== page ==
"Stand-In." More Jabberwocky! Terrific characterization, as always from Sheila. But I was shocked to discover that Dayna's been killed off. Why?? Sheila went through so much trouble to keep everyone alive. It doesn't seem fair! And the poor girl doesn't seem to be much mourned...

Diana Romero's hard-hitting poems are awesome. She really captured the Blake-Avon relationship. (Starsky and Hutch they ain't!)

All in all, I'm very impressed with the quality of the writing throughout the zine. Each and every story is polished and professional, I'd be more than happy to do art for the nextish. It's a joy to illustrate such well-written stories! [4]

I received Blake. Rabble and Roll 1 some weeks ago and enjoyed it tremend ously. For one of the few times in my experience I enjoyed every story in a zine. "...As the Leaving of It"--I would have liked more background on how the reincamation/dream business worked, but I liked the basic idea. It seems appropriate that Avon would have managed to arrange a dream where everything ended unhappily and even more typical that he would louse up poor Vila's love-life by not paying attention to human details. Of course this leads one to wonder about Tarrant's dream. There's another character whose strong points are not human sympathy and long range planning. One question--or rather, two. Why didn't Dayna pick out a career or what ever? Obviously she wants to be with Tarrant, but as what? Second, why are only eight characters reborn at the end? Poor counting or isn't the one doing the dreaming reborn? (-Last things first: I could take the easy way out and say that your last explanation is the correct one, but I won't. The reason there are only eight souls reborn is because I simply cannot remember that stupid number that comes after eight. Shana Lisa also caught the mistake and took me to task for it, so you can all rest assured that I have been properly castigated. Next, Dayna chose a fast ship like the Liberator in Tarrant's Dream, but didn't seem to care what her life was like aside from that, so Tarrant made her a womp rat farmer on the planet Tatooine and... Can you tell I'm making this up? When asked, Shana Lisa said, "Whoops...My bad. Um...oh! Tarrant makes her a womp rat farmer on Tatooine! Yeah, that's the ticket!" See? What'd I tell you?-)

"The Cell" was fine and up to Sheila Paulson's usual high standards, but it didn't appeal to me as much as some of her other work. It had very good detail, though. I particularly liked Blake giving first aid to save Avon's life, helping him through the heaves and then getting mad at him.

"You Must Have Been a Beautiful Baby"--I had read this before and I enjoyed it just as much the second time. However, the introduction setting up where and why Vila got the berries struck me as out of keeping with the light tone of the main story. The story of Blake seeing the execution tapes of his family would probably have been a better story on its own.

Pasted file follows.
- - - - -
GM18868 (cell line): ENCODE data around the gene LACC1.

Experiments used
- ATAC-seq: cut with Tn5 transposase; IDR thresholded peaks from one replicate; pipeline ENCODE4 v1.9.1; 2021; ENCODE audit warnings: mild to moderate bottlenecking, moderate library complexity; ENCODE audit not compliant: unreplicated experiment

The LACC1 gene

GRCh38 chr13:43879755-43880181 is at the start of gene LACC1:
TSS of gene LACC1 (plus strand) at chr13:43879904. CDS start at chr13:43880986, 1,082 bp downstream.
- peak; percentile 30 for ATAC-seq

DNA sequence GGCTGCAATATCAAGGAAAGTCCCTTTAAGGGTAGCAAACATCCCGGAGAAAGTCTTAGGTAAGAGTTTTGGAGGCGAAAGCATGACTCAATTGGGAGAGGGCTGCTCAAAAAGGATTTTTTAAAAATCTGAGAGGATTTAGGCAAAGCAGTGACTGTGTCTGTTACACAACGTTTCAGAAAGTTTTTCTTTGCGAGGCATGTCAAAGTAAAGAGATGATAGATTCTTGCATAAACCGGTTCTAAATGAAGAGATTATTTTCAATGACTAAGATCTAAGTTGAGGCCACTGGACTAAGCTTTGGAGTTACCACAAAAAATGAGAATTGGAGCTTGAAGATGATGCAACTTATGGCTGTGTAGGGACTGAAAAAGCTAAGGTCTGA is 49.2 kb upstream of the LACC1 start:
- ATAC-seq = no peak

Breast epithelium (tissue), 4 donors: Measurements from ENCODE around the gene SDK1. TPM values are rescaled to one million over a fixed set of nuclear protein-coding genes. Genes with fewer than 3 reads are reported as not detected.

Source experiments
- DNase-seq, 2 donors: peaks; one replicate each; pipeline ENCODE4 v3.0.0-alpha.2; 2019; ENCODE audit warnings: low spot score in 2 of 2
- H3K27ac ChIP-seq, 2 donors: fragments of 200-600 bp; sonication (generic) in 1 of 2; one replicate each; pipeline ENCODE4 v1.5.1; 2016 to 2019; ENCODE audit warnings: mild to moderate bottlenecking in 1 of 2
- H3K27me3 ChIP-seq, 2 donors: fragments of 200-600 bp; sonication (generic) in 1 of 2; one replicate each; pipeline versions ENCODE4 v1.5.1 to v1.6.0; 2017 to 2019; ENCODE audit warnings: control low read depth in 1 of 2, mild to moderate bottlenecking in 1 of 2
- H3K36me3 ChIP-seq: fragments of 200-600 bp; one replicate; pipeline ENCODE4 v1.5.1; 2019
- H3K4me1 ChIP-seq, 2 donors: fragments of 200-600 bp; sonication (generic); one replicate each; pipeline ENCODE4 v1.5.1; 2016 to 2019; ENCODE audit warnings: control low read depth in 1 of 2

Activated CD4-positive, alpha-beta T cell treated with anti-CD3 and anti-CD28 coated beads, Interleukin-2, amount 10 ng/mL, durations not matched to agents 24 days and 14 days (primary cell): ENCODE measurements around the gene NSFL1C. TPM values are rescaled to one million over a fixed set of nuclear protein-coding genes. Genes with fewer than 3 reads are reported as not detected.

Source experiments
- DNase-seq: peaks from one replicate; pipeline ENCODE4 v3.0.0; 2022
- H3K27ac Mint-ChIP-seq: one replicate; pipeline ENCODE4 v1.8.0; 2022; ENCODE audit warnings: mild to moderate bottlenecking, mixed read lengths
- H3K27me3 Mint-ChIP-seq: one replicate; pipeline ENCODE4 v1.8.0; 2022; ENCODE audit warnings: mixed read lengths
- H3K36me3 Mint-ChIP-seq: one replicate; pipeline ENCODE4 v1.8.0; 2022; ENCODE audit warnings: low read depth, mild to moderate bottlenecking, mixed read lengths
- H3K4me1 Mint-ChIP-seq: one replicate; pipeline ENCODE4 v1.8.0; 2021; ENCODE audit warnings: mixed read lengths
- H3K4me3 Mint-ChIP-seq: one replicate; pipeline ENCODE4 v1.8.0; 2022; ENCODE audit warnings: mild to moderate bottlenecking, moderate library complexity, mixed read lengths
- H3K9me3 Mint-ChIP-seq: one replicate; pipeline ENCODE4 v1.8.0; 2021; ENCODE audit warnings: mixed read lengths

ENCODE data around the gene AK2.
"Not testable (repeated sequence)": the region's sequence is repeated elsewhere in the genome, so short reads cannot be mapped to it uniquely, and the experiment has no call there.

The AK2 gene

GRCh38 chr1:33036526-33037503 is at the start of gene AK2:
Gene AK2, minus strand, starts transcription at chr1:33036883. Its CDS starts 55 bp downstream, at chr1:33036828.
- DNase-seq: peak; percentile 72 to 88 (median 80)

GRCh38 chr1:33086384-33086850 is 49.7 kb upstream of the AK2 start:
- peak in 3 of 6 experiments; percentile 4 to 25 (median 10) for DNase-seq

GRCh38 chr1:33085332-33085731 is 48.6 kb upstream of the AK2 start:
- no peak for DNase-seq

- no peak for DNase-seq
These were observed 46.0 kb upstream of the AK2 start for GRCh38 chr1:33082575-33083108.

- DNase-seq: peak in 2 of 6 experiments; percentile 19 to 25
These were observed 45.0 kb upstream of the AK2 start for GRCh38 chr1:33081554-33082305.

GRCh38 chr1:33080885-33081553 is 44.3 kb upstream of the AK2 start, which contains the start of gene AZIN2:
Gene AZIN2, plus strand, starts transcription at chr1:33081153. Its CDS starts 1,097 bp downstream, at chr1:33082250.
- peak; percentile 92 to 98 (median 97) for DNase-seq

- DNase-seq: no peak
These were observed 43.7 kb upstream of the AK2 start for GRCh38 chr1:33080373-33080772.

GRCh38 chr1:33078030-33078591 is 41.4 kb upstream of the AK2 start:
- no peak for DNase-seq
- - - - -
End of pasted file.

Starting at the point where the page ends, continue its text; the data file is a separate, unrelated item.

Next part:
"That Which Comes After" did some nice filling in about the lives of ordinary citizens of the Federation.

"That Which Comes After" did some nice filling in about the lives of ordinary citizens of the Federation. There is one thing I would like to know: considering how many of its Civil Service and Military the Federation itself--usually it's the person(s) near Servalan/Sleer, but not always -- managed to kill, how did they keep recruiting people? No matter how drugged, you'd expect that the population would notice that government employees seldom made it to the pension stage. (-I believe what we saw in B7 was a very biased view of how much death actually occurs in the Federation. If people are recruited for the military, they are then shipped off-planet for training and duty-posting. Maybe they come back, maybe they don't. That's the military for you. Civil servants, on the other hand, are the local government and, as most of you can testify, you can change the President of the United States, the governor of your state, probably even the mayor of your town, and it still won't affect your daily dawn-to-dusk grind. The same is probably true of all the outer planets which don't have immediate contact with the Federation forces (mostly military, some scientific) and are left to their own devices as long as they perform within certain guidelines. For my next lecture, I plan to explain the digestive tract of the Tatooine womp rat...-)

"Stand-In" was my favorite. I love the Jabberwocky series and am always delighted to read a new chapter. I don't seem to share everybody else's desire that Vila be a hero, but he was a believable hero in the story. His giving up the link so willingly was very touching. I did think that they defeated Vangam a little too easily. Wouldn't the creature be suspicious of a conscience that only made its appearance after several centuries? Other than that, the story was fine.

One thing I particularly enjoyed about the zine was that there was no story in which Blake was an idiot. If I never read another story with that premise, I will be very happy.

By the way, where did the Jabberwocky story in which Dayna died appear? I though I had read them all, but I missed that one. (-It appeared in an issue of Something Unfriendly, put out by Cathi Brown... SASE her for price and information.-)

Since the zine had "#1" on the cover, I assume that you are considering publishing more issues. I hope so. (-You betcha. As long as I have incoming stories, I'll have outgoing zines. Hint, hint.-)[5]